Category: ALARA

20 Apr 2022
Nurse standing behind radiation shielding

The Basics of Radiation Shielding in Medicine

Basic radiation protection guidelines can be summed up in three simple concepts: time, distance, and shielding. While both limiting the time spent and increasing the proximity to an ionizing radiation source is something that lies within the power of the individual, shielding and X-ray room design require careful planning and execution by the facility or Radiation Safety Officer.

What is radiation shielding?

Radiation shielding is simply a barrier placed between a source of radiation and the area or person that needs to be protected. The purpose of radiation shielding is to limit, control, or modify the radiation exposure rate at a set point.

Shielding is based on attenuation or the gradual reduction in the intensity of energy through a specific medium. X-ray radiation that passes through certain materials decrease and are absorbed, thereby reducing the exposure to the other side of the barrier.

Without shielding, the public, radiation workers (including dentists and veterinarians), and even nearby office workers could be exposed to levels of radiation outside regulated exposure limits, which can potentially lead to negative health effects. Although it is impossible to completely avoid exposure to radiation, shielding is a critical consideration in any medical facility that greatly reduces unnecessary exposure.

Shielding Materials

There are several different materials that provide protection from penetrating radiation. Concrete, water, special plastic shields, air stops, and lead are all barriers that stop different types of rays and particles, reducing the overall dose a person receives.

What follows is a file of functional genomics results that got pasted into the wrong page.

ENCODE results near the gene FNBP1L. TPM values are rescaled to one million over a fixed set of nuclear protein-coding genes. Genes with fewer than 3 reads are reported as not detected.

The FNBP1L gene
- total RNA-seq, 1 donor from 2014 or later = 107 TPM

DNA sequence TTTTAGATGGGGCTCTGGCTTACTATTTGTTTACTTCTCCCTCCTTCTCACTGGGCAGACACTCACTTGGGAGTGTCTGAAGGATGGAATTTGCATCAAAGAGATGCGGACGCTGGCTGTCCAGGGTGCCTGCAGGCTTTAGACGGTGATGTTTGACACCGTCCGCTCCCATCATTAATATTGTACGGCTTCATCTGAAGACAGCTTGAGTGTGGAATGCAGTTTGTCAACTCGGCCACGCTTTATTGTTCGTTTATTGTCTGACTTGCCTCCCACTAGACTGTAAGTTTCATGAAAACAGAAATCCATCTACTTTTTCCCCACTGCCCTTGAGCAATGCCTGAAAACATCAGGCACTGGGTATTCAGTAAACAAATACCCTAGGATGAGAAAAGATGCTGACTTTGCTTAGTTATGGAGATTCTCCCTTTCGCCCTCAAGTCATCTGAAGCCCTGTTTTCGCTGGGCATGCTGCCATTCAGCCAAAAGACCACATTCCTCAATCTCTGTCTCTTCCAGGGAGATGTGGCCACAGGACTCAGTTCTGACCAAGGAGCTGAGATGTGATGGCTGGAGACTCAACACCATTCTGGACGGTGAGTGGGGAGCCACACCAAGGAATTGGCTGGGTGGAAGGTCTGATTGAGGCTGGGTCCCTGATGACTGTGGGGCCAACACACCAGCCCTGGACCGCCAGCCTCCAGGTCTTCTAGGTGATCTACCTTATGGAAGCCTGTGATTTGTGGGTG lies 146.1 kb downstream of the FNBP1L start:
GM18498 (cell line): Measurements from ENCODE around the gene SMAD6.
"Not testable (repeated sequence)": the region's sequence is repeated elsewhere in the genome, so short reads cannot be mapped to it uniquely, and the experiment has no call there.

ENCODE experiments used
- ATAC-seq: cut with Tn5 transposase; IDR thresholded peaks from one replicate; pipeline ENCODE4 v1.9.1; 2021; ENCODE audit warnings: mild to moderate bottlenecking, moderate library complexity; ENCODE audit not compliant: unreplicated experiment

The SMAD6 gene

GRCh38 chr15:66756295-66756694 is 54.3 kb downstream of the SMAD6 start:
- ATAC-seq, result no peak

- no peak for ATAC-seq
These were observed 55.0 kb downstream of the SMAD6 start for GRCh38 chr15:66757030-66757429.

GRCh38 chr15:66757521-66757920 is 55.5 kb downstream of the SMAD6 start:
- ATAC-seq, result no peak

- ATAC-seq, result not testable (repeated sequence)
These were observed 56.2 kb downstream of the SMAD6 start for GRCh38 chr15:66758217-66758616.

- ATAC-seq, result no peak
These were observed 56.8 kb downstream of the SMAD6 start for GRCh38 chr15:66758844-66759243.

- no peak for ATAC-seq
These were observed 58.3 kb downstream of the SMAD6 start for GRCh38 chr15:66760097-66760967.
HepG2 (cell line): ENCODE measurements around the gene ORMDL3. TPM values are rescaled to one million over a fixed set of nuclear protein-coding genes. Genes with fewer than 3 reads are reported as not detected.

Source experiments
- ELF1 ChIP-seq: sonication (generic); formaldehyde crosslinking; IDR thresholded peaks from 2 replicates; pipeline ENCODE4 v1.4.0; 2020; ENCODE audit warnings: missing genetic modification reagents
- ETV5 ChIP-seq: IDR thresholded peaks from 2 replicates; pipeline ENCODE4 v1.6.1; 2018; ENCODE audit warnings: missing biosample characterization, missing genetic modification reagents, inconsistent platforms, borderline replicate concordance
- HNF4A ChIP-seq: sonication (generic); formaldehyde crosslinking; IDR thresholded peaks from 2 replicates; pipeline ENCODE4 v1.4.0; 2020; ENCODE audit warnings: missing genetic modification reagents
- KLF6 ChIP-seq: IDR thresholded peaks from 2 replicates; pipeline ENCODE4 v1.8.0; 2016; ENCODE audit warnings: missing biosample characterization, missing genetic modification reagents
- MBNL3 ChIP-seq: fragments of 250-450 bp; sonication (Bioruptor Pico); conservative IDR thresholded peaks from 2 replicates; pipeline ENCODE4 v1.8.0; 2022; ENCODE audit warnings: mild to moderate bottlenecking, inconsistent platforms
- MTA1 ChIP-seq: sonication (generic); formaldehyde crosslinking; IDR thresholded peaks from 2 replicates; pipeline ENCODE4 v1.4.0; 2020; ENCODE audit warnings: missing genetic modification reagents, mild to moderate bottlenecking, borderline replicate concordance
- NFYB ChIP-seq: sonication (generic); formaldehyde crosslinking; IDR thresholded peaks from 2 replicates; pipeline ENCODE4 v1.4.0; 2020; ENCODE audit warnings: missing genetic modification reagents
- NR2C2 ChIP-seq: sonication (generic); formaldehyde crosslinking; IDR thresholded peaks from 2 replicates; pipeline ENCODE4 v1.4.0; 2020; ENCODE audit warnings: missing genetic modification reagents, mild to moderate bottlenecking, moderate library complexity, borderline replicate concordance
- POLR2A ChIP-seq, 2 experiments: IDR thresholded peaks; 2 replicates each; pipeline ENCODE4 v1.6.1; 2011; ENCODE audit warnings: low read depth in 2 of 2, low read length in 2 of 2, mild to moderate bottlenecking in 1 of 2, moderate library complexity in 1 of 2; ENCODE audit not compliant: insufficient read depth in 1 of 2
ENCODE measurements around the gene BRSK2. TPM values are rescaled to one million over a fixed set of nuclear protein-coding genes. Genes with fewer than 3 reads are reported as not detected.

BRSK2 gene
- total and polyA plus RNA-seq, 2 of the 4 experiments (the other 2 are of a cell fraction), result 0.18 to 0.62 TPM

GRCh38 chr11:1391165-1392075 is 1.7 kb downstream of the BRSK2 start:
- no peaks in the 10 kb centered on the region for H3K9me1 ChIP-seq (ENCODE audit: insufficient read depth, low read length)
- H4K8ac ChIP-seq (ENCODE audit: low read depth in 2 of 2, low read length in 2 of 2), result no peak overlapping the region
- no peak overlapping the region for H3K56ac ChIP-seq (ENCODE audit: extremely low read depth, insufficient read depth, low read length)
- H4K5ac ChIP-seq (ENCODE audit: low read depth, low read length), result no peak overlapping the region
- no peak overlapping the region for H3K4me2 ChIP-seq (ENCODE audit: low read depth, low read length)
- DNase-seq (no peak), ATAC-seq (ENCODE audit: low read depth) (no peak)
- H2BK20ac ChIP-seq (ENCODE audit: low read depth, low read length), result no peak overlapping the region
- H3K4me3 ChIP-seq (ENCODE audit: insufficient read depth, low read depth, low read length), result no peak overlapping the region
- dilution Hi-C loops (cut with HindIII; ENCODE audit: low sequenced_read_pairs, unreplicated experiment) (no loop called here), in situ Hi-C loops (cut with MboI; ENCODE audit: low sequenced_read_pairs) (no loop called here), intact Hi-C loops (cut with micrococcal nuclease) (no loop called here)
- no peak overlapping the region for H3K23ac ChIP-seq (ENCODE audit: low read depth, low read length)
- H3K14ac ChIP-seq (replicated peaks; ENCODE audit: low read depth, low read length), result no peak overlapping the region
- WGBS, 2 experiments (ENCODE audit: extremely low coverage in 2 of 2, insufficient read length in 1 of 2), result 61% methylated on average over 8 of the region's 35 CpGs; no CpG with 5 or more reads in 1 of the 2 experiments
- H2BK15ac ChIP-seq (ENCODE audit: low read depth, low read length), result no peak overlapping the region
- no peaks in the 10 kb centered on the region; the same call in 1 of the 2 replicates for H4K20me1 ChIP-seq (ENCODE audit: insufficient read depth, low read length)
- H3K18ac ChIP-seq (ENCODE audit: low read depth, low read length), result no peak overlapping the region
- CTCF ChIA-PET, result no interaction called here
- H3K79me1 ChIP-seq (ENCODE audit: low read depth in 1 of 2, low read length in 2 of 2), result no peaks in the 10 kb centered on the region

In medical environments, the most common shielding materials used include lead, lead-free shielding, and lead composites.

Lead

Lead is one of the most used and most effective shielding materials. It is a highly dense material with a high atomic number and a high number of electrons which make it ideal for shielding in most medical radiation environments. This is because the type and energy of radiation in a medical environment that passes through lead are absorbed or scattered by the electrons present in the material.

Vet team wearing shielding garments during exam

Lead is also cheap and easy to process. It can be mixed with other materials like glass, or binders like vinyl, which allows it to be used as construction materials in X-ray rooms or worn as shielding garments.

Lead-Free Shielding